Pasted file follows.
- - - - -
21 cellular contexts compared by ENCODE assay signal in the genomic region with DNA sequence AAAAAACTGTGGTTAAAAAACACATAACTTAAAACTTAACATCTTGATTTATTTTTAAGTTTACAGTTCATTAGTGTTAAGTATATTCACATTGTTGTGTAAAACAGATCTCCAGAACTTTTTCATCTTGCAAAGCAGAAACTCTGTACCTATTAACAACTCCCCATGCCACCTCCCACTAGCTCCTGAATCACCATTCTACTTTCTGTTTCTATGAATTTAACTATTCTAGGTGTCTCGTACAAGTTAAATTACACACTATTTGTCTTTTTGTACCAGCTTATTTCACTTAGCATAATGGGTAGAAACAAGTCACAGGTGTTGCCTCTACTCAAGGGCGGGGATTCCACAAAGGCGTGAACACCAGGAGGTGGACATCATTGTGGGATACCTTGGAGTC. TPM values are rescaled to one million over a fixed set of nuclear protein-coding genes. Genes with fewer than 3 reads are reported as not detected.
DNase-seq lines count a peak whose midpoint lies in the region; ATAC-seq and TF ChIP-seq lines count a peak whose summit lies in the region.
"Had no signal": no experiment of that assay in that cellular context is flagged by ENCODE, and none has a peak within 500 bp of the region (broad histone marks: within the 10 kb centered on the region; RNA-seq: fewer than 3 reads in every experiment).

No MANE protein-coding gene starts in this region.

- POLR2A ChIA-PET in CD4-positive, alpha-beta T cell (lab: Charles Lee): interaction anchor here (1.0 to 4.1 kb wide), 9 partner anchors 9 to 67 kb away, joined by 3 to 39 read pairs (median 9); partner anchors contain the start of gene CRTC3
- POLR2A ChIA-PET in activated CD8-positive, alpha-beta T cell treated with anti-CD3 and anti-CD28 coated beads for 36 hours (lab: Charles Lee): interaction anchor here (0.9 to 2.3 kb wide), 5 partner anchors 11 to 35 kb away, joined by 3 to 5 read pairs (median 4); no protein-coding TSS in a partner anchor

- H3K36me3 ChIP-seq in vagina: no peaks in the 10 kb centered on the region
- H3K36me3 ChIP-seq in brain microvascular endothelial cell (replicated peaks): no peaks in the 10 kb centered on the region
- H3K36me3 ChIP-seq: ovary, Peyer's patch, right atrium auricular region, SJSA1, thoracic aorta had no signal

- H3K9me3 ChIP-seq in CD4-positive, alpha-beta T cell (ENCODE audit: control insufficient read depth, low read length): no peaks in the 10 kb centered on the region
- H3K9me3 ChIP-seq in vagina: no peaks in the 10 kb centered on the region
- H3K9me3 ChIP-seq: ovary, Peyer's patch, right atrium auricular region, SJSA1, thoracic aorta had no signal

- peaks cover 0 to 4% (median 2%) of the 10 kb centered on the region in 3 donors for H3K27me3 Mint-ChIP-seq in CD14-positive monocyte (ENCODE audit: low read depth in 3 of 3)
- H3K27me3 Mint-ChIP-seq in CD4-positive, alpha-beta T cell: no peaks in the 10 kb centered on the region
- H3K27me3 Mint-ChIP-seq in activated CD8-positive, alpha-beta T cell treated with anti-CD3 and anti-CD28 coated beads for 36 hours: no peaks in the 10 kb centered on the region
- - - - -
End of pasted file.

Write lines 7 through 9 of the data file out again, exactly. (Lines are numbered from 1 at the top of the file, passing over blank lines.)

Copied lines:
- H3K36me3 ChIP-seq in vagina: no peaks in the 10 kb centered on the region
- H3K36me3 ChIP-seq in brain microvascular endothelial cell (replicated peaks): no peaks in the 10 kb centered on the region
- H3K36me3 ChIP-seq: ovary, Peyer's patch, right atrium auricular region, SJSA1, thoracic aorta had no signal